Low-paid workers get paid less. Getting paid less leads to more vulnerability to health issues. Low-paid work is often not good for your health. It is not good for your wellbeing. It is often monotonous and soul-destroying. You live in poorer housing. You eat poorer food. You tend to be exhausted due to the hours that you have to put in to make up for the shortfall found in an ‘unsparkling’ wage packet.
Hence it should come as no surprise that if you are low paid you have more chance of dying from coronavirus than if you are well paid and comfortably provided for through your labours.
You are also likely to be drawn to find what they call ‘coping mechanisms’ to survive the onslaught of the regime; cigarettes and drink top that list.
Is there anything we can do with this revelation, published on the front page of The Guardian one day last week? Would it not mean that we should immediately furlough, or throw protective bubble wrap around this large group of people?
The only problem then is that the hospitals aren’t cleaned, the rubbish is not removed, the goods are not brought to our doors, et cetera. The essentiality we have discovered, through Covid-19, of people we overlooked previously, the mass-deliverers of everyday services, does not mean they get protective wrapping and isolation.
It is a great tragedy that it has taken us entering a locked-down world of curfew to see the links we have with each other. That unbreakable link that unites our life with thousands of others.
But this is not the time to get ‘narked’ at past crimes. Rather, what can we do to address this big issue?
As a former binman, road sweeper, meat and veg deliverer, washer-up and cleaner, I can tell you it’s the first time that such trades and labours have gone noticed in my lifetime.
But this is not the time to get ‘narked’ at past crimes. Rather, what can we do to address this big issue? Is there anything other than clapping for the overlooked people now that they are seen as so essential?
As a one-time Marxist and Catholic I have a tendency to want to create big systems that explain everything. Often out of my own insights. So here goes: I believe that what we need to do is see things as made up of ingredients. Life in some ways is one big ‘bake off’. ‘Ingredients’ meaning that if you don’t have the right ingredients, at the right time and in the right proportion, then you don’t get the desired outcome.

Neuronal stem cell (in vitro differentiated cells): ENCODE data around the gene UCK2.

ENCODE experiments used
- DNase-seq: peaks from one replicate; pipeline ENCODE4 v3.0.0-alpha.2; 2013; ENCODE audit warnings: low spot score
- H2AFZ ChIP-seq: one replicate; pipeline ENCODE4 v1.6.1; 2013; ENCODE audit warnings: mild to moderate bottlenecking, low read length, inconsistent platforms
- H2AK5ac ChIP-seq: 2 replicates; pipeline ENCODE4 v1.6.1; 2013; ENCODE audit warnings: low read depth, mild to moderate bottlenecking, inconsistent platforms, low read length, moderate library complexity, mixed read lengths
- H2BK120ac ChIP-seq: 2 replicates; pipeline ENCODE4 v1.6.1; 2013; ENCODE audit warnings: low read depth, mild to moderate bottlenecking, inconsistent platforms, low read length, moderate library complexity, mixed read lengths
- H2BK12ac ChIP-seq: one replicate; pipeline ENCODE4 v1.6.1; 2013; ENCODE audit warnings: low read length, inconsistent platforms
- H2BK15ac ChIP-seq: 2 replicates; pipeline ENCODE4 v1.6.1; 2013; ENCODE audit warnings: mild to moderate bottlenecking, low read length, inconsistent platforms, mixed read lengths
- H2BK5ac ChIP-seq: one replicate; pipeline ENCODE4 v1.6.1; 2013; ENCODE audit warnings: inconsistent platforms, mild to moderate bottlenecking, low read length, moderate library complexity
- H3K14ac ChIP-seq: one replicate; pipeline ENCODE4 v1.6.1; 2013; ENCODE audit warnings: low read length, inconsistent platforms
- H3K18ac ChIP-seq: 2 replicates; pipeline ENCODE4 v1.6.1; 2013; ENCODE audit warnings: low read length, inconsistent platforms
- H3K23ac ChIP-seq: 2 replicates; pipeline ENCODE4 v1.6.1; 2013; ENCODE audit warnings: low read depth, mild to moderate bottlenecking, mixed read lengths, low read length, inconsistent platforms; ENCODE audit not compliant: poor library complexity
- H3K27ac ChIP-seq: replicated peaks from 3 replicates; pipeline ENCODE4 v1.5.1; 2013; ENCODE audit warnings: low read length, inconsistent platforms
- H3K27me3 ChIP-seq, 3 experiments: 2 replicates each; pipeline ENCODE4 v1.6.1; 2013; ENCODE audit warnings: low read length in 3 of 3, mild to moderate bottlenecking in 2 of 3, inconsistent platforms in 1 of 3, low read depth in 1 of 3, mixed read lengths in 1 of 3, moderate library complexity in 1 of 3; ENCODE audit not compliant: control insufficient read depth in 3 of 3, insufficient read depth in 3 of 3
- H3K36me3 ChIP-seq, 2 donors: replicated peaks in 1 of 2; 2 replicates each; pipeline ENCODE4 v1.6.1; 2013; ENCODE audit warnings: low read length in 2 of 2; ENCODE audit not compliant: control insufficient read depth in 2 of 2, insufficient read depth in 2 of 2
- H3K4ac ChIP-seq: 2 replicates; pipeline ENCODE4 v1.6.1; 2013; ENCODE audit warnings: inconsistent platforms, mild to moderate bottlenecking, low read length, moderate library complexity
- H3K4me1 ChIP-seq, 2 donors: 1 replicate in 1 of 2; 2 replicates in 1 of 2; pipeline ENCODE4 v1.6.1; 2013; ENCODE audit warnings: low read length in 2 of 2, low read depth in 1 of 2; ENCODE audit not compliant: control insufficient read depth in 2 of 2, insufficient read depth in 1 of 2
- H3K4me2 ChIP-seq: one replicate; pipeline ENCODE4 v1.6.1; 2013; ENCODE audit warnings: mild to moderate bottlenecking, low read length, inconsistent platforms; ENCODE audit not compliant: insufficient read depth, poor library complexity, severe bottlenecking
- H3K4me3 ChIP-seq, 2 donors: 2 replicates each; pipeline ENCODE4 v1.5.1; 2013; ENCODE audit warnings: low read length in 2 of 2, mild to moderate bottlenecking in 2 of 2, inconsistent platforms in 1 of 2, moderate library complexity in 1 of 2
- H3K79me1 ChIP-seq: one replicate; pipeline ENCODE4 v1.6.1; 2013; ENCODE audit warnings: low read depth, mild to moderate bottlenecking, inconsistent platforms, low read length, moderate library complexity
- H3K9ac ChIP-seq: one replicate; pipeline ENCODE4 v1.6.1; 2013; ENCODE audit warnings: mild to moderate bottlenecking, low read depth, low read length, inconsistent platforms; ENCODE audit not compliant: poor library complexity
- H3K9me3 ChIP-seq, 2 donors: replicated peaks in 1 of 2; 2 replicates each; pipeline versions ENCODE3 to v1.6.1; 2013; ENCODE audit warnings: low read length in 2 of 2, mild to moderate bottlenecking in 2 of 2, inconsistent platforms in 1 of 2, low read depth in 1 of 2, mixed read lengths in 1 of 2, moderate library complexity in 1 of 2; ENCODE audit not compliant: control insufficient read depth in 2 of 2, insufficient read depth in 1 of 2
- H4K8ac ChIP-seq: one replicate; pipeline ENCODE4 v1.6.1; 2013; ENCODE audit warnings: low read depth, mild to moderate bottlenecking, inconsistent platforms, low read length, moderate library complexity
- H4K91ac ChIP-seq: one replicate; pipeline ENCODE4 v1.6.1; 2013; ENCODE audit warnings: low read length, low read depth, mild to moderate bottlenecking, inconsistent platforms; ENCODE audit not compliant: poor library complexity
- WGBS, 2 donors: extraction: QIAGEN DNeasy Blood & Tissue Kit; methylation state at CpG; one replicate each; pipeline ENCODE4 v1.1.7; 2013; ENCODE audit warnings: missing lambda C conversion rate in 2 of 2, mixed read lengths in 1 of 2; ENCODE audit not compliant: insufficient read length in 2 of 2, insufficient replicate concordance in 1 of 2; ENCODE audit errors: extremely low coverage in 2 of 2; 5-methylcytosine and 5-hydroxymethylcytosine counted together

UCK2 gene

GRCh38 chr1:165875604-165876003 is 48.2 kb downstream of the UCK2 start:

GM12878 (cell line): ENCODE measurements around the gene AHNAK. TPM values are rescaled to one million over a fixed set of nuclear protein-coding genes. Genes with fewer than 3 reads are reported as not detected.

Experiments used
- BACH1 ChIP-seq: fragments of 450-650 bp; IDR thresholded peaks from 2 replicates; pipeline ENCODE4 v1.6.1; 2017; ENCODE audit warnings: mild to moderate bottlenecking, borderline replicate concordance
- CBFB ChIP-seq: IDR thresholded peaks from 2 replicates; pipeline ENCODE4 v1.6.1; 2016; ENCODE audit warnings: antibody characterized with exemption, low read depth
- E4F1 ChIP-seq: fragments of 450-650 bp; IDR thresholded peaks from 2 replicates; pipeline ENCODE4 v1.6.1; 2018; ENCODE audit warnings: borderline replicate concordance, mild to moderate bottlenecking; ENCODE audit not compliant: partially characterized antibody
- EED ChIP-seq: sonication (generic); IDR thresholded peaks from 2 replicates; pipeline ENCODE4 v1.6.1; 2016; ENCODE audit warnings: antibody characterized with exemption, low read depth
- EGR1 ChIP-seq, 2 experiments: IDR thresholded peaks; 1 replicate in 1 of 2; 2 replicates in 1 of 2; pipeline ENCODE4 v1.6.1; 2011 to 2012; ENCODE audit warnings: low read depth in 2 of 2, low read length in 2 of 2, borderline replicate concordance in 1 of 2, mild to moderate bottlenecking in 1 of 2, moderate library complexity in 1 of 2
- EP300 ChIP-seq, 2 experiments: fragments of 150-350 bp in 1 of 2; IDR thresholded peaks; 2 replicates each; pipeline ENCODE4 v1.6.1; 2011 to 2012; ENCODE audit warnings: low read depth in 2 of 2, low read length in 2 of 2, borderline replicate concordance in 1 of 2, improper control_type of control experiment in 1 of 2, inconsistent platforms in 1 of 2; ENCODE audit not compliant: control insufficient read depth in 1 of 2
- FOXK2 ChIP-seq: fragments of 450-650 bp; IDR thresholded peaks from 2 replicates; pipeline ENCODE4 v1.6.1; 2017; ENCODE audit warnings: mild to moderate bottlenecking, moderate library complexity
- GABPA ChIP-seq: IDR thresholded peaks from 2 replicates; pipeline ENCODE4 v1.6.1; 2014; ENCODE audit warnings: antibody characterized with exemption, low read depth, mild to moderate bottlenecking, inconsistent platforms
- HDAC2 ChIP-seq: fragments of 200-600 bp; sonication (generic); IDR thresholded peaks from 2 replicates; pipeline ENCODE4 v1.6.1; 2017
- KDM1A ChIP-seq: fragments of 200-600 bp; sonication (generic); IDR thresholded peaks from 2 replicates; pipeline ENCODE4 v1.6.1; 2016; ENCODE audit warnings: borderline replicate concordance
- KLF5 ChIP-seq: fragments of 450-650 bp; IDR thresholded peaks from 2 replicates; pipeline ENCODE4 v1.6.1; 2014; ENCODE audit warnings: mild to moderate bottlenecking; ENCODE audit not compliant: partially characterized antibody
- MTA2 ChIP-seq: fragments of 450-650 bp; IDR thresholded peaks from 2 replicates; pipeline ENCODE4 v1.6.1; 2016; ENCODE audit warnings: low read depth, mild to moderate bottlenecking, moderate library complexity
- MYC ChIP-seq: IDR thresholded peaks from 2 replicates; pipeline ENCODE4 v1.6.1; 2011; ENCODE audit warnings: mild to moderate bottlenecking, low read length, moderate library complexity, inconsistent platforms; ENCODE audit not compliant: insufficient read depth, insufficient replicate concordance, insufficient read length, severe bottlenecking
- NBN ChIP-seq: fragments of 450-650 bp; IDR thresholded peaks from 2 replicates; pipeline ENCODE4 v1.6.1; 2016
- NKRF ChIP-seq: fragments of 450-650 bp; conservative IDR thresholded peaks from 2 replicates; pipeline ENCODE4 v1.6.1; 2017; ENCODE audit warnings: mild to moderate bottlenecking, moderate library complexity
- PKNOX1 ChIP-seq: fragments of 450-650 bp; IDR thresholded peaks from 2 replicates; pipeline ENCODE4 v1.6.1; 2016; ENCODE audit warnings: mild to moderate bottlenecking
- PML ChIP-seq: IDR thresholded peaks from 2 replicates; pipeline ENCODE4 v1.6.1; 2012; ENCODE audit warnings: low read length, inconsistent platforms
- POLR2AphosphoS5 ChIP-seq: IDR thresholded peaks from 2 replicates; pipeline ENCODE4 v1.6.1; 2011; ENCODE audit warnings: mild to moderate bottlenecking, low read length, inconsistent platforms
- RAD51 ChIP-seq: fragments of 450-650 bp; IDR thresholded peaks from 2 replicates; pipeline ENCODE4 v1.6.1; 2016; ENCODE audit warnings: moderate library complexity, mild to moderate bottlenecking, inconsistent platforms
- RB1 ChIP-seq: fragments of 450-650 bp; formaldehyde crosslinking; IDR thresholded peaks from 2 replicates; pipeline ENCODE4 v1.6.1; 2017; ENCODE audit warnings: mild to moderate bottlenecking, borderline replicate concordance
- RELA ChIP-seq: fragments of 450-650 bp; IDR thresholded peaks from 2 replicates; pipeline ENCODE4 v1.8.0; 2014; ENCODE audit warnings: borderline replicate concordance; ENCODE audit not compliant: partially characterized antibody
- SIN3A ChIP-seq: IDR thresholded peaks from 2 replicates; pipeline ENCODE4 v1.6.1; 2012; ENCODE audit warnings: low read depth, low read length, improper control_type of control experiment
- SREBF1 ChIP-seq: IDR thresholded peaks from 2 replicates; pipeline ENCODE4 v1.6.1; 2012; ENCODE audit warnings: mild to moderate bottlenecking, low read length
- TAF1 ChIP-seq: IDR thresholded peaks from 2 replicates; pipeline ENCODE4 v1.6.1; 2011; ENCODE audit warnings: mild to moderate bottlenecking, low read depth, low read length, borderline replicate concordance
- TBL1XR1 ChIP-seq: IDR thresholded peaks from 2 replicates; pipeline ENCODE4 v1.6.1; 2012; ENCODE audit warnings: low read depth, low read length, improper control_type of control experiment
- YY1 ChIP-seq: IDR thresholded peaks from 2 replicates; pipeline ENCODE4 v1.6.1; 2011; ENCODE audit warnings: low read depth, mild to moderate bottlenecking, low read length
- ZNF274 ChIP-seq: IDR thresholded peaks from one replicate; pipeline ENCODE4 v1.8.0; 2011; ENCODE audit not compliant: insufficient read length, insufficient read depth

Too much salt will kill the meal. A badly cleaned bathroom in a hotel will rob it of clients. A dirty toilet in a restaurant may lead you to tell all to avoid the place.
When I worked in a sandwich bar the removing of dirty plates and clean floors was as important as the speed and efficacy of the sandwich-making.
Starting from the realisation – encouraged by the curfew – that we all need each other, we could push on to an educational system that explains how our systems – of life, body, weather, society, money, poverty – work
This awareness of the ingredients of what makes up a ‘whole’ might, in my opinion, wake us up to how we are all in fact one big family of ingredients operating globally. Obviously there have been many stabs at this concept in earlier times, whether that’s fair trade, the living wage or the fight for human rights. But it will take more than addressing any one part. You have to address the ‘whole’.
How can we do that? How do we get around that one?
Of course, the answer’s simple! Let’s address the problem at the point of entry: babyhood and childhood. Let us put our emphasis on EDUCATION!
Let’s put the big bucks into making sure that we are all aware of how we are all part of this giant whole that is made up of very diverse ingredients.
Interestingly the Chancellor has put a sum of £300bn as the bill for coronavirus this year. Which is exactly the money I thought we needed to allocate to change our educational system so that we did not keep producing an underclass of people who never do well at school.
The Big Issue has inspired the launch of 120 street papers globally, including sister titles in Australia, South Africa, Japan, Taiwan and Korea.
Of course, much of the money would be spent before you entered the school gates. There would be a power of work to be done around prevention of families falling to pieces and repeating the limitations of previous generations.
Starting from the realisation – encouraged by the curfew – that we all need each other, we could push on to an educational system that explains how our systems – of life, body, weather, society, money, poverty – work. We would explain the ingredients of what makes up oppression and what makes up useful social innovations.
I remember reading one of the big Silicon Valley chiefs complaining at the US government for not doing enough for them. And one little professor jumping up and saying that if the government had not invested in chips and computers back in the Sixties there would not be a Silicon Valley.
‘Ingredients’: no more, no less. Perhaps there’s a word for bringing this all together that should enter common parlance – ingredientism.
But then, an argument for another time: if we got the education right and the social justice and support right, who the frig is going to deliver and clean and administer to our every need? They’d all be joining the high earners, the healthy and the well paid.